The increase in working at home was pervasive in scope. The share of employees working at home rose in every major metropolitan area (over 1,000,000 population), with an average increase of 38%. The largest increase was in Charlotte – ironically a metropolitan area with large scale office development in its urban core – with an 88% increase in the work at home market share. In five metropolitan areas, the increase was between 70% and 80% (Richmond, Tampa-St. Petersburg, Raleigh, Jacksonville and Orlando). Only five metropolitan areas experienced market share increases less than 20% (New Orleans, Salt Lake City, Rochester, Buffalo and Oklahoma City). Nonetheless, the rate of increase in the work at home market share exceeded that of transit in 49 of the 52 major metropolitan areas. Transit’s increase was greater only in Washington, Seattle and Nashville (where the transit market share is miniscule).

The working at home market share increase was also strong outside the major metropolitan areas, rising 23%.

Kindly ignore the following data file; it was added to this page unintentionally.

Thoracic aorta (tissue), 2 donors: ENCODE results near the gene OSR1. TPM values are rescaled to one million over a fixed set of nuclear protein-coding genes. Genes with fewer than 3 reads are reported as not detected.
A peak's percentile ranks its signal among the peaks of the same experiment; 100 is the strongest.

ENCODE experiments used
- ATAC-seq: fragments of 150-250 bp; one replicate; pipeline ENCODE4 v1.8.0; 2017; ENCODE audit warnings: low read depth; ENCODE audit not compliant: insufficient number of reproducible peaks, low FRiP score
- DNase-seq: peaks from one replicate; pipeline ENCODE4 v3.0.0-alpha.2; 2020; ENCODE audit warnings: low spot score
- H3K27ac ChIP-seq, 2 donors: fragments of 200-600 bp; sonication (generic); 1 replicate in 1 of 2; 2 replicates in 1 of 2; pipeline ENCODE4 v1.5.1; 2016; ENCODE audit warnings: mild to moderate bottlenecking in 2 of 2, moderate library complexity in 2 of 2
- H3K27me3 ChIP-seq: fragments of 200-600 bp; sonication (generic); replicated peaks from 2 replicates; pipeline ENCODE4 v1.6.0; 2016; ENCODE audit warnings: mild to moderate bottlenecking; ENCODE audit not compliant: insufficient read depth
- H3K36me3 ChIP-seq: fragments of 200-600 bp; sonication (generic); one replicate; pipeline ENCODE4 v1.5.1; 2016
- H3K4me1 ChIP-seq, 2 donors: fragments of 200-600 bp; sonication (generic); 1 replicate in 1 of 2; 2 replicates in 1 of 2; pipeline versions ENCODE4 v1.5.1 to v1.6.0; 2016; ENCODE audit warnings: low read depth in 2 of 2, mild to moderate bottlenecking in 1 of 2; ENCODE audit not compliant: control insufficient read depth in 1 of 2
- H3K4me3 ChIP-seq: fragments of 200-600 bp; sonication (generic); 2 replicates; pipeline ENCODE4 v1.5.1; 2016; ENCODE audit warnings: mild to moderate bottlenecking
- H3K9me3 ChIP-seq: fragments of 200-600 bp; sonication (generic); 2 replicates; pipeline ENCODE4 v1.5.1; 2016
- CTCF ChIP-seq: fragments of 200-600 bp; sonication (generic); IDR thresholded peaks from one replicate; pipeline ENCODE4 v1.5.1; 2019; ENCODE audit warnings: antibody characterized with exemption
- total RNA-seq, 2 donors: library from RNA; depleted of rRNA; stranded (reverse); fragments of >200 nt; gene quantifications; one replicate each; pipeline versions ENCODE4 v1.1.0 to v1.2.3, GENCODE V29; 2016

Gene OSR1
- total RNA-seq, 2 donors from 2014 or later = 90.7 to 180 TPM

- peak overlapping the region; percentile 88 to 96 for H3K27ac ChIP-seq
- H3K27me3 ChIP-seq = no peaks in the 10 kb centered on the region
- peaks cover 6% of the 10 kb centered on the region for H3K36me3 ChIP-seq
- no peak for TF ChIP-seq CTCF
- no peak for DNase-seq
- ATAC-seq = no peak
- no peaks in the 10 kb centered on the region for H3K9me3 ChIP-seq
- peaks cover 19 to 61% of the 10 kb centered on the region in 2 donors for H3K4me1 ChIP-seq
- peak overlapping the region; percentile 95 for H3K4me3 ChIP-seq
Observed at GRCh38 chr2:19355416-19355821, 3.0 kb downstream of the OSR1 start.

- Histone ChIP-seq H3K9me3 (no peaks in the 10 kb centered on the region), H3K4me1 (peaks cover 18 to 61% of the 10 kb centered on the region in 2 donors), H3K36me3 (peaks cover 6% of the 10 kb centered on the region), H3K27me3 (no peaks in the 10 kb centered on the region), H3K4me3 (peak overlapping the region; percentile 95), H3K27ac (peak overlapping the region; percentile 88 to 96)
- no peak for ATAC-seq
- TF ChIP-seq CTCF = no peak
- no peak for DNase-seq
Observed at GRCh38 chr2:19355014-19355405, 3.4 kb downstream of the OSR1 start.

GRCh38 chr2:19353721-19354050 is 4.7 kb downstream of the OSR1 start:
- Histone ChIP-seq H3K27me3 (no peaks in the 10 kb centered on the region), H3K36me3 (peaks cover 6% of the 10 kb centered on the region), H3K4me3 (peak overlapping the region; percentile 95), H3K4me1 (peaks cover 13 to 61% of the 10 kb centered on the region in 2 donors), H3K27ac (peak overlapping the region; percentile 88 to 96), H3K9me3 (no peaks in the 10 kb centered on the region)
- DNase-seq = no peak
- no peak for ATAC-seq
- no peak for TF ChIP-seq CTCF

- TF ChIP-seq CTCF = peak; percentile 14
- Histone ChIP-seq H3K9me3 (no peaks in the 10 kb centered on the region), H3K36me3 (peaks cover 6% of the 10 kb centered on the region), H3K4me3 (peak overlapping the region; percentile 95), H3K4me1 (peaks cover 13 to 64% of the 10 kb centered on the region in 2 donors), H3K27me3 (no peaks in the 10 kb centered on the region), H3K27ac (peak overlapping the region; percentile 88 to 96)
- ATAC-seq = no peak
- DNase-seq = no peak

Working at home is fast closing the gap with transit. In part driven by the surge in energy prices since earlier in the decade, transit experienced its first increase since data was first collected by the Bureau of the Census in 1960. Yet working at home is growing more rapidly, and closing the gap, from 1.7 million fewer workers than transit in 2000 to only 1.0 million fewer in 2009. At the current rate, more people could be working at home than riding transit by 2017. This is already the case in much of the country outside the New York metropolitan area, which represents a remarkable 39 percent of the nation’s transit commuters. Taking New York out of the picture, 31% more people (1.35 million) worked at home than traveled by transit, more than 4 times the 7% difference in 2000 (Table 1, click for additional information).